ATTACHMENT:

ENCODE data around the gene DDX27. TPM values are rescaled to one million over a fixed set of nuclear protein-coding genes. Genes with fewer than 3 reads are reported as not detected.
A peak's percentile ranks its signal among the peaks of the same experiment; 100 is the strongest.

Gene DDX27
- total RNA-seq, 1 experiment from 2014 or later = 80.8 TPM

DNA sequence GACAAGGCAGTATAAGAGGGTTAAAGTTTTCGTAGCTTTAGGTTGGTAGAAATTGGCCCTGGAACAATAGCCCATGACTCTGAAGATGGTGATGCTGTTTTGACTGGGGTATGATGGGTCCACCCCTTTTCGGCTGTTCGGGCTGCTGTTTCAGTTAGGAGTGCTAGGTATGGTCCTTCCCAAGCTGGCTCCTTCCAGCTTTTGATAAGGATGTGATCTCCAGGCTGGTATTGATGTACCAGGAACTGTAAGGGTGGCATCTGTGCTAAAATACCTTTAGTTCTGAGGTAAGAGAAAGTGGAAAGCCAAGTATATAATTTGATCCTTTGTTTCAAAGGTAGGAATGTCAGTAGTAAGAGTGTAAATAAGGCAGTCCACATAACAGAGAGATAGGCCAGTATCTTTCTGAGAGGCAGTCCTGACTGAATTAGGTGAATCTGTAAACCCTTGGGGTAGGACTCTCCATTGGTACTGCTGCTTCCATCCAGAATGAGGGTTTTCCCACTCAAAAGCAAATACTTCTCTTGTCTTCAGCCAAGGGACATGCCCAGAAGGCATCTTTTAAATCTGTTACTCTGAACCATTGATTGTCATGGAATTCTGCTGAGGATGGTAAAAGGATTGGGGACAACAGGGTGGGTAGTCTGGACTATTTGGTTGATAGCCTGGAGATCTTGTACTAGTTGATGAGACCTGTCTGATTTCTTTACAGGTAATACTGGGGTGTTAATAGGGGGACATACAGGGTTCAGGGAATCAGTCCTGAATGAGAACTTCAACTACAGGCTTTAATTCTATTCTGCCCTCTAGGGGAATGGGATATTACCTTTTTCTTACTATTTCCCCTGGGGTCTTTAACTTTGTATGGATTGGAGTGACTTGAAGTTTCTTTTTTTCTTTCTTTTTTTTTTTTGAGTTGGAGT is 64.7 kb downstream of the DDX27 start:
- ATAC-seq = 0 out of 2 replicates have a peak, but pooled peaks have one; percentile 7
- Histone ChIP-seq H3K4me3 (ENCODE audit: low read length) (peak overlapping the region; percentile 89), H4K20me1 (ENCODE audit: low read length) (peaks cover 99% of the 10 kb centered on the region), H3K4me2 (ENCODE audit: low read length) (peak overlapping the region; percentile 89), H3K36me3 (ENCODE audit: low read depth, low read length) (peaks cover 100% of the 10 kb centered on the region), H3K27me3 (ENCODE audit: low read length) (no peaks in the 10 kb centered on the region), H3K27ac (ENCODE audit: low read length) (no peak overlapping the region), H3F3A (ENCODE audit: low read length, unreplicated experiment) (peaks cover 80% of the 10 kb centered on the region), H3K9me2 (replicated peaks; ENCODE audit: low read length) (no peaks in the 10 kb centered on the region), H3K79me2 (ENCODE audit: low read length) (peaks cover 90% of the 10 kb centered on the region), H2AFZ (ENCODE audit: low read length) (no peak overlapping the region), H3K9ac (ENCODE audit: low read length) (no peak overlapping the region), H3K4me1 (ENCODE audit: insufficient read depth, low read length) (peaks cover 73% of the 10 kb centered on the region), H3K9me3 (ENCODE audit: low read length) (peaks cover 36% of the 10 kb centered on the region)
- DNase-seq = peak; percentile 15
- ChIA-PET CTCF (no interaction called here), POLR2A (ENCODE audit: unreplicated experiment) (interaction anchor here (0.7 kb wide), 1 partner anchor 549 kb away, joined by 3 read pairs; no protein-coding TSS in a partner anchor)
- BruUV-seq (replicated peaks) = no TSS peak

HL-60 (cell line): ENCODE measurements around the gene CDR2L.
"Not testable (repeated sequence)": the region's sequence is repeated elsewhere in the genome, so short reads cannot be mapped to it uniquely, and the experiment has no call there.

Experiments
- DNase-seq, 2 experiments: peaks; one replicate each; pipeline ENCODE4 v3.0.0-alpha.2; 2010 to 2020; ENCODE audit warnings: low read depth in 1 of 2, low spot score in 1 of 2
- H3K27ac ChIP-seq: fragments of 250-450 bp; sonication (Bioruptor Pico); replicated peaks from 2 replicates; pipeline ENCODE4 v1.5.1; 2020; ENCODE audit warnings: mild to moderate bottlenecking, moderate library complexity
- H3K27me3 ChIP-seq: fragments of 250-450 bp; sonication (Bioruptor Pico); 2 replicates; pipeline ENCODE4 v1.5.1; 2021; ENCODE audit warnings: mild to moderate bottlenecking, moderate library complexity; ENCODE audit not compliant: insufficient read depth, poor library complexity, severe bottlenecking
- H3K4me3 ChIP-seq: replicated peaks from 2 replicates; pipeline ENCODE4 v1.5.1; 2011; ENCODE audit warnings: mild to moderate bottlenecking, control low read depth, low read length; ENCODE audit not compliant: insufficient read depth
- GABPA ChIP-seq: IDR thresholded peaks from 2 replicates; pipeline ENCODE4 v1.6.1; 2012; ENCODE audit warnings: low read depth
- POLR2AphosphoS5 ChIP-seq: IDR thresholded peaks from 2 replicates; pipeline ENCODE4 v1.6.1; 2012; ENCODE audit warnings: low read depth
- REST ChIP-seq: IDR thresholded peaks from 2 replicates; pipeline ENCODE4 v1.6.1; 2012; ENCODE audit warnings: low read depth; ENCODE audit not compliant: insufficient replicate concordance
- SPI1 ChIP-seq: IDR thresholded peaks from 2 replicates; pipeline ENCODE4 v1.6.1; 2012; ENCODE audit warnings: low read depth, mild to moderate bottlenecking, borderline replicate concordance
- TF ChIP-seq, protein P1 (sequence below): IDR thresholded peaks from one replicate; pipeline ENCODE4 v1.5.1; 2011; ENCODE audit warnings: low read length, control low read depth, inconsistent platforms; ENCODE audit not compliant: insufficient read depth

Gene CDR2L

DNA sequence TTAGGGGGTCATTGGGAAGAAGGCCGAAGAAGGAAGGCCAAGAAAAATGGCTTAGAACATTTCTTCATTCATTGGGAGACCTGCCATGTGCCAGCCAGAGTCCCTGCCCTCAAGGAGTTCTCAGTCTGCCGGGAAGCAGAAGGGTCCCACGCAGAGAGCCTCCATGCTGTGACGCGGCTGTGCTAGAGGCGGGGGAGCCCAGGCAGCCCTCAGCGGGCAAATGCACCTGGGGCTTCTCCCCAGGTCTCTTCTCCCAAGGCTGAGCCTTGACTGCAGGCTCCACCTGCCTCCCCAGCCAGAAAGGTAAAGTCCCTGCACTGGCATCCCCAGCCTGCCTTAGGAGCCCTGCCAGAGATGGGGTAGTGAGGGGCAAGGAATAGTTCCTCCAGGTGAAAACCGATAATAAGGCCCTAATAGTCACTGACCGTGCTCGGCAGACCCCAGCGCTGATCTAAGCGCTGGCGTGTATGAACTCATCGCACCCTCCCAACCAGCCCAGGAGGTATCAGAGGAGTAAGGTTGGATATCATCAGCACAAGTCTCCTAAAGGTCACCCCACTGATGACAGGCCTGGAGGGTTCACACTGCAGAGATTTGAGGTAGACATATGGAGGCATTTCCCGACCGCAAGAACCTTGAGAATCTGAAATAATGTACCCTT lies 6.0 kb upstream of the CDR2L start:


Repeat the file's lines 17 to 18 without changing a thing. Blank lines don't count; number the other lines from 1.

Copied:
- H3K4me3 ChIP-seq: replicated peaks from 2 replicates; pipeline ENCODE4 v1.5.1; 2011; ENCODE audit warnings: mild to moderate bottlenecking, control low read depth, low read length; ENCODE audit not compliant: insufficient read depth
- GABPA ChIP-seq: IDR thresholded peaks from 2 replicates; pipeline ENCODE4 v1.6.1; 2012; ENCODE audit warnings: low read depth